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House: H is a great prompt to talk about the words “house” and “home,” including who lives in a house, and what makes a house a home. Dollhouse sets are a great way to learn the different room names or types of furniture, as well as a great prompt for the imagination. We have a neat one that assembles in different configurations and stores flat, but if you don’t have a dollhouse at home, check your local library’s play area.

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Horse: Pull out any barn toys you have, with emphasis on the horses this week. Our nice variety includes a latch barn (great for fine motor skills), as well as a Playmobil set that had Travis pretending to care for and clean up after his horses. If the weather is right and there is one in your area, you might consider visiting horses at a farm or sanctuary!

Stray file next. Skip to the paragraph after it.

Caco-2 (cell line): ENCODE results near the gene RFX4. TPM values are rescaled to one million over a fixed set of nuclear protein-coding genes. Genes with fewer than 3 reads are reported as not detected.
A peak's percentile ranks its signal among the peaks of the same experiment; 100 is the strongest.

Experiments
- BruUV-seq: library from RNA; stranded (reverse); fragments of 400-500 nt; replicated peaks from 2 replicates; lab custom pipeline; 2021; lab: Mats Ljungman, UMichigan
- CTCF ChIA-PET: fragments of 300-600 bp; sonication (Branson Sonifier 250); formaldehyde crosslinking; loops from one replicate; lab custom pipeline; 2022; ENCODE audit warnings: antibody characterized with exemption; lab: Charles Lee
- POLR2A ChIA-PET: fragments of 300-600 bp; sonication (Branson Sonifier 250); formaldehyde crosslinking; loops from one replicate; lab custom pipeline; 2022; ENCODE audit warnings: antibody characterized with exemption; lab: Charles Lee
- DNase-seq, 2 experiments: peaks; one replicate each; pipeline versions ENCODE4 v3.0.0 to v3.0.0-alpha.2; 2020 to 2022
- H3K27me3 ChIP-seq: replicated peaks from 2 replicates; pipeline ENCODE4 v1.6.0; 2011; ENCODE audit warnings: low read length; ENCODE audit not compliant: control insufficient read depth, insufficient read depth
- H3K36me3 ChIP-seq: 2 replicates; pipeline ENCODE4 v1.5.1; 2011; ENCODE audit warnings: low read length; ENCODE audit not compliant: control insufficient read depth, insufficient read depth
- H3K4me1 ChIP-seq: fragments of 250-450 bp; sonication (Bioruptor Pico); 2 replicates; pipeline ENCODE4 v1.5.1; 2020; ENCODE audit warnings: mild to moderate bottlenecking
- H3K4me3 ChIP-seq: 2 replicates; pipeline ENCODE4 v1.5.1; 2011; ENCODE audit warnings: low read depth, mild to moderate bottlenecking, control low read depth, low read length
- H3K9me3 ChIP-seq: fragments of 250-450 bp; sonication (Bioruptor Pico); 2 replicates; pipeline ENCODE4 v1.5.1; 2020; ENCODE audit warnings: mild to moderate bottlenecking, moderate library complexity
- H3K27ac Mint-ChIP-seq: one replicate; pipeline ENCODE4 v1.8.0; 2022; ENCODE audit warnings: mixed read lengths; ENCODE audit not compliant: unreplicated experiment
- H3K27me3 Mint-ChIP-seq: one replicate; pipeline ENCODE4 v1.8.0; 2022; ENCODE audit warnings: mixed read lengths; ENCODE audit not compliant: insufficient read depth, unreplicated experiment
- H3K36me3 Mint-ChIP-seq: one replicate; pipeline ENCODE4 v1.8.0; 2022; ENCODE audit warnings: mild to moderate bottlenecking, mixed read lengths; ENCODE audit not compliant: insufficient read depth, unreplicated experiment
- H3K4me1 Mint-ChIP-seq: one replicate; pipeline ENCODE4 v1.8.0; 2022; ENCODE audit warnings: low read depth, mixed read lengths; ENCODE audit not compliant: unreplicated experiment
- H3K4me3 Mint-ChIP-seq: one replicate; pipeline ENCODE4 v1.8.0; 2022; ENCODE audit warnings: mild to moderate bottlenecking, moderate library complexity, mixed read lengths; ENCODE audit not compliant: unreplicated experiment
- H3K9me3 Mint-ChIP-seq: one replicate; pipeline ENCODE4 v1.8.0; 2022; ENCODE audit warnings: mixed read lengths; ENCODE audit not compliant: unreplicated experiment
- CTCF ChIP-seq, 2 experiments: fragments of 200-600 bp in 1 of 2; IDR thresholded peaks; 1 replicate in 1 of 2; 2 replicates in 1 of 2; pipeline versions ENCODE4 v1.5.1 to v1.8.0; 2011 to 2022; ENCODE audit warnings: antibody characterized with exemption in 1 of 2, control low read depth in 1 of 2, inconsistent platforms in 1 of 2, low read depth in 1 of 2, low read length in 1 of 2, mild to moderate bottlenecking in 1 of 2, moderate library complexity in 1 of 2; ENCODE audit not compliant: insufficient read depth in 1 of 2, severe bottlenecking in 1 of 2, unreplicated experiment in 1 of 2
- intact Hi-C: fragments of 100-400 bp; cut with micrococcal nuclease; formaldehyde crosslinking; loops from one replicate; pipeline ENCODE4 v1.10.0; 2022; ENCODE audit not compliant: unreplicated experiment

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Hibernation: I snuck in a little science with this word, teaching Travis that some animals hibernate (take a long nap) during the cold winter months. We had a berry snack to fortify us, then “slept” in a cozy den of blankets and pillows. When it was “spring,” we woke up, we stretched, and dined on more berries. Invite your stuffed animals to join in for cozy hibernation fun.

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Hula hoops/hula dance:  Hula hoops make for great play – jumping into, using in an obstacle course, or rolling around the room. Travis looped his over his shoulders and spun in a circle, an adorable first foray into using one around his waist. You can also toss bean bags inside a hula hoop for a color-matching game.

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Following up on the word, I made Travis a rather silly hula skirt, simply attaching green crepe paper to a child’s belt. He loved the hula dance party that ensued!